YORK) — California Sen. Kamala Harris announced Monday on "Good Morning America" that she will be running for president in 2020, a move that could make her the first woman and woman of color to serve as U.S. president if elected.
Before Harris was elected in 2016 as the junior senator representing California, she was the state's attorney general for six years and San Francisco's district attorney for seven years. Born to an Indian mother and Jamaican father in Oakland, Harris "had a stroller-eye view of the Civil Rights movement," according to her official Senate bio.
Harris has been compared to former President Barack Obama for quickly rising through the ranks of the Democratic Party, and for having presidential ambitions after serving for just a short time in the Senate. Harris has previously said she feels the country is ready to make history by electing a woman of color as president.
"We need to give the American public more credit,” she said on 'GMA' when asked if the country was ready for a woman of color to be president. “We have so much more in common than what separates us."
Here’s what you need to know:
Name: Kamala Devi Harris
Age: 54
Birthplace: Oakland, California

What she does now:
U.S. Senator from California. Elected in 2016, she serves on Homeland Security and Governmental Affairs Committee, the Select Committee on Intelligence, the Committee on the Judiciary and the Committee on the Budget.

What she used to do:

Served as the attorney general of California from 2011 to 2017. Served as the district attorney of San Francisco from 2004 to 2010. Prior to that Harris worked for San Francisco's City Attorney, Louise Renne, as the chief of the Community and Neighborhood Division and as the deputy district attorney in Alameda County. She attended Howard University and received her law degree from the University of California, Hastings.
Career as a prosecutor:
Beginning her career as the deputy district attorney in Alameda County, Harris specialized in prosecuting child sexual assault cases. She was the first African-American woman to be elected district attorney of San Francisco and started a program that gave first-time drug offenders an opportunity to earn a high-school diploma and offered them job opportunities.
Harris was also the first woman, first African-American and first Asian-American to serve as California's attorney general, and refers to herself as a "progressive prosecutor." However, Harris has recently received criticism for some of her stances as a prosecutor. Lara Bazelon, a University of San Francisco law professor, wrote in a New York Times op-ed last week that if Harris "wants people who care about dismantling mass incarceration and correcting miscarriages of justice to vote for her, she needs to radically break with her past."
While Harris personally opposes the death penalty, she promised to defend it as California's attorney general in 2014, and appealed a federal judge’s decision that it was unconstitutional. Harris also won a $25 billion settlement for California homeowners hit by the foreclosure crisis, but refused to prosecute Steven Mnuchin's OneWest Bank for foreclosure violations in 2013.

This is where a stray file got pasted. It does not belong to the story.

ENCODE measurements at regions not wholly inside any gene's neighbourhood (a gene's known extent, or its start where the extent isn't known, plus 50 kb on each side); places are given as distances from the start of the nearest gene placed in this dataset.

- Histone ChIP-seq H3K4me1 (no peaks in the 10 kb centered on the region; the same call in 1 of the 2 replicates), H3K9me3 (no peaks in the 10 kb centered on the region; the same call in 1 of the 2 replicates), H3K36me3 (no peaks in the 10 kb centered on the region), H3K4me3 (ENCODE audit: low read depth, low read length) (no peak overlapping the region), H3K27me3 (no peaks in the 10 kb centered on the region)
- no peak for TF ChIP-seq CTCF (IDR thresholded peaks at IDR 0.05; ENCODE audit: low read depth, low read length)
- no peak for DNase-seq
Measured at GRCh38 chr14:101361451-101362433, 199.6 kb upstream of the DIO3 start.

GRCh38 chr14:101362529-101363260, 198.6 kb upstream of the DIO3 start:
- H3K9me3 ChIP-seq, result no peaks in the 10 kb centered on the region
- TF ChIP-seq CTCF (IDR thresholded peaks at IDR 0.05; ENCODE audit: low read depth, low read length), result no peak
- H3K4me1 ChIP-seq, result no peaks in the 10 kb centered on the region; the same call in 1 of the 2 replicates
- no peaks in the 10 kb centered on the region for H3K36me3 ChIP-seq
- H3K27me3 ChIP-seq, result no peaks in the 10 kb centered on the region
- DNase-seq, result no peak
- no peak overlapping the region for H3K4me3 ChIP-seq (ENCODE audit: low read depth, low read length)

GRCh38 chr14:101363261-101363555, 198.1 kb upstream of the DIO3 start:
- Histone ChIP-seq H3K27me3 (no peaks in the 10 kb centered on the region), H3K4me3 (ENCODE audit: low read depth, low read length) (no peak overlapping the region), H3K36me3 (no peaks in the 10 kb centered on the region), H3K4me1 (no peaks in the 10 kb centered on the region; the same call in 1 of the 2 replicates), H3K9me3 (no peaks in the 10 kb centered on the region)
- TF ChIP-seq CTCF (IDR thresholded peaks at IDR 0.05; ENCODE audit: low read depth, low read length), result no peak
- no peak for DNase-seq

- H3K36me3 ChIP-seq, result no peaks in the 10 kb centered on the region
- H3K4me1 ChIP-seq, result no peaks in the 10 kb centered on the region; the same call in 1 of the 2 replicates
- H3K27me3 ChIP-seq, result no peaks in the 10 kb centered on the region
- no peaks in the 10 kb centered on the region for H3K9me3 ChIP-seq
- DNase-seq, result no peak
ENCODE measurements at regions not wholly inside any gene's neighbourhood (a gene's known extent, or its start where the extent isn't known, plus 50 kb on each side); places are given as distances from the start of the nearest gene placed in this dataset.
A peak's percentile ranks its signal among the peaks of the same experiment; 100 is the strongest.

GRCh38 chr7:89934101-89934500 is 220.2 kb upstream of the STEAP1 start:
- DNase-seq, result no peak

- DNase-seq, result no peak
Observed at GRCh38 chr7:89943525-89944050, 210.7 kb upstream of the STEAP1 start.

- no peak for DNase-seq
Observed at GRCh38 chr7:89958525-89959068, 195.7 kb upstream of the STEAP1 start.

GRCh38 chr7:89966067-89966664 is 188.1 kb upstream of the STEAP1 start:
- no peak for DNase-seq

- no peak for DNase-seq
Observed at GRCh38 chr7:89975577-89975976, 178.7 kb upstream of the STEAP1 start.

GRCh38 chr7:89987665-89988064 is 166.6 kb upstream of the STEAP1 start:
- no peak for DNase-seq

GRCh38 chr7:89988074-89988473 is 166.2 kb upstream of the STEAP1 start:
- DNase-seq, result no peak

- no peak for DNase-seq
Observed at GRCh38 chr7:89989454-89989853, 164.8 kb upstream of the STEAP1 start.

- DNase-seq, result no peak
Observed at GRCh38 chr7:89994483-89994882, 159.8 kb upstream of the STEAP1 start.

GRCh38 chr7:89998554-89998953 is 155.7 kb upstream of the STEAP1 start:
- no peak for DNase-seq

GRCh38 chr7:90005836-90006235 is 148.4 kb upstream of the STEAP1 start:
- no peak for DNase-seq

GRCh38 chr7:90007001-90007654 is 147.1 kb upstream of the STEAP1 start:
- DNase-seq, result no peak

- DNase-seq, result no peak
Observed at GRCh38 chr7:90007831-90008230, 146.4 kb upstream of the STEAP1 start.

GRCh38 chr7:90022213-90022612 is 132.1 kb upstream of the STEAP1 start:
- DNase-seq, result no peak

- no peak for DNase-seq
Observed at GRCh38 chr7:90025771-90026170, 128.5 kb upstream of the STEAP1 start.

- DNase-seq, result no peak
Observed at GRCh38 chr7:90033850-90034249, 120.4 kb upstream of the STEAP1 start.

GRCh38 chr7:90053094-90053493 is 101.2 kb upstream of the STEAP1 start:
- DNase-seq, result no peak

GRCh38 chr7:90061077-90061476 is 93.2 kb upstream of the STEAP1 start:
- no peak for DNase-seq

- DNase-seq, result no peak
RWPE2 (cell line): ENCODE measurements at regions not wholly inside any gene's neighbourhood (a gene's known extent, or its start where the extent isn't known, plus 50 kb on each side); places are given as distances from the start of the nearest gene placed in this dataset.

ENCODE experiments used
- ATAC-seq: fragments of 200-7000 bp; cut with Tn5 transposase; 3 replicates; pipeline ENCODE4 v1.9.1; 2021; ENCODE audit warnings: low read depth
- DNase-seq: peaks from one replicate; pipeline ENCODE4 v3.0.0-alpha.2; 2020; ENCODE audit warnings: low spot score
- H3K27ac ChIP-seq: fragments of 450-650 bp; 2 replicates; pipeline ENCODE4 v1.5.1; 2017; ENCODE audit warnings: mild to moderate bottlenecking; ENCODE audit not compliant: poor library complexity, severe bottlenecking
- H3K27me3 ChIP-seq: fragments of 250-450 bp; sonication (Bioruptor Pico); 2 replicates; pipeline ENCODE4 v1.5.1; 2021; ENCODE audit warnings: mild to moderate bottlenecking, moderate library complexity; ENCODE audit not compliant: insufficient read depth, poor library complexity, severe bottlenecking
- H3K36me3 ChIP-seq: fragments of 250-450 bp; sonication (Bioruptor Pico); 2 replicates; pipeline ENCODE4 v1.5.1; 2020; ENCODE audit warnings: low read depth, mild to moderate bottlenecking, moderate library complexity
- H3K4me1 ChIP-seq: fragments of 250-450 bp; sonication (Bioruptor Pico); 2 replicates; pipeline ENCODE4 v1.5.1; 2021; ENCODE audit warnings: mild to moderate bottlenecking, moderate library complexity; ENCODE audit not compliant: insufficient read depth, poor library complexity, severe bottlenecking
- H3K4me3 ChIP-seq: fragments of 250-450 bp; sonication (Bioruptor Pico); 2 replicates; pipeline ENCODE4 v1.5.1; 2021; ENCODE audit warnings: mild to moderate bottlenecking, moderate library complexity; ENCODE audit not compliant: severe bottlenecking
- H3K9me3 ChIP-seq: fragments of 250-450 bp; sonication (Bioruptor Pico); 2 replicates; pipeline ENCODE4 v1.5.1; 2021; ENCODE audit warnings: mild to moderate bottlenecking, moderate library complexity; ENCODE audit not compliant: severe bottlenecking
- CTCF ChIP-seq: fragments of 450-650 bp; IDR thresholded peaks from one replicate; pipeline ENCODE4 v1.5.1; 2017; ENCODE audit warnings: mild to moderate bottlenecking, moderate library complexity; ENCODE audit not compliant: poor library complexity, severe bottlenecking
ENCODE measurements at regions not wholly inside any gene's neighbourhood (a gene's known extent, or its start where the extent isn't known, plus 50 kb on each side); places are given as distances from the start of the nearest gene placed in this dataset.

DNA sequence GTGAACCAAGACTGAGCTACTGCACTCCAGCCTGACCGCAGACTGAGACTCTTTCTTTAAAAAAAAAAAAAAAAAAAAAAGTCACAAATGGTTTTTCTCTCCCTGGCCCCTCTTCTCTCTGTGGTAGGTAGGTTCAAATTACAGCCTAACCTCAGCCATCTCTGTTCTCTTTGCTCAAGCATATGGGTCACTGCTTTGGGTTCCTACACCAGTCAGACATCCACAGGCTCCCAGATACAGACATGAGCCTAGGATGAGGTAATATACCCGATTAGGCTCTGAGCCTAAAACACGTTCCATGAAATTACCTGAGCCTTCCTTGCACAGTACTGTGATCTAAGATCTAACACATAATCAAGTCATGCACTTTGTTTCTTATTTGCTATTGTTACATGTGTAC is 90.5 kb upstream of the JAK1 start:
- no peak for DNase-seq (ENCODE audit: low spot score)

What she did as a senator:
Elected in 2016, Harris has quickly made a name for herself. She drew attention for her focused questioning during last year's Supreme Court confirmation hearings for now-Justice Brett Kavanaugh. A member of the Senate Judiciary Committee, Harris called Kavanaugh "unfit" to serve on the Supreme Court.
During an emotional exchange between Harris and Professor Christine Blasey Ford, Harris said she believed Ford and praised her courage for coming forward.
"You have passed a polygraph and submitted the results to this committee. Judge Kavanaugh has not. You have called for outside witnesses to testify and for expert witnesses to testify. Judge Kavanaugh has not. But most importantly, you have called for an independent FBI investigation into the facts. Judge Kavanaugh has not," Harris said.
A vocal critic of President Donald Trump, Harris called his border wall "a vanity project," and described the partial government shutdown — now the longest-running in U.S. history that has left about 800,000 federal workers without pay — "an emergency of his own creation."
Harris also recently announced the "LIFT Act," a tax proposal that aims to help U.S. families earning less than $100,000 a year to become eligible for a monthly tax credit of up to $500, or $6,000 a year.
What you might not know about her:
Harris is the daughter of an Indian mother and Jamaican father, and is the second African-American woman and first South Asian-American senator in history.
In Sanskrit, her name means "lotus."
She is the author of a newly-released memoir, "The Truths We Hold: An American Journey," and the children's book, "Superheroes Are Everywhere." Harris credits her late mother, Shyamala Gopalan Harris, with empowering her to look for solutions. "I was raised that, when you see a problem, you don't complain about it, you go and do something about it," Harris previously said in a "Good Morning America" interview.
Harris chose to announce her campaign on Martin Luther King Jr. Day, citing the civil rights leader as an inspiration that inspires her. Her campaign colors — yellow, red and blue — are a homage to the campaign of Shirley Chisholm, the first Black woman ever to run for president from a major party, and who launched her presidential bid 47 years ago this week, according to Harris' campaign.
In October, Harris took a two-day trip through Iowa for the first time in a decade to campaign for state-level Democratic candidates there. The last time Harris visited was in 2008 to campaign for then-Sen. Barack Obama.

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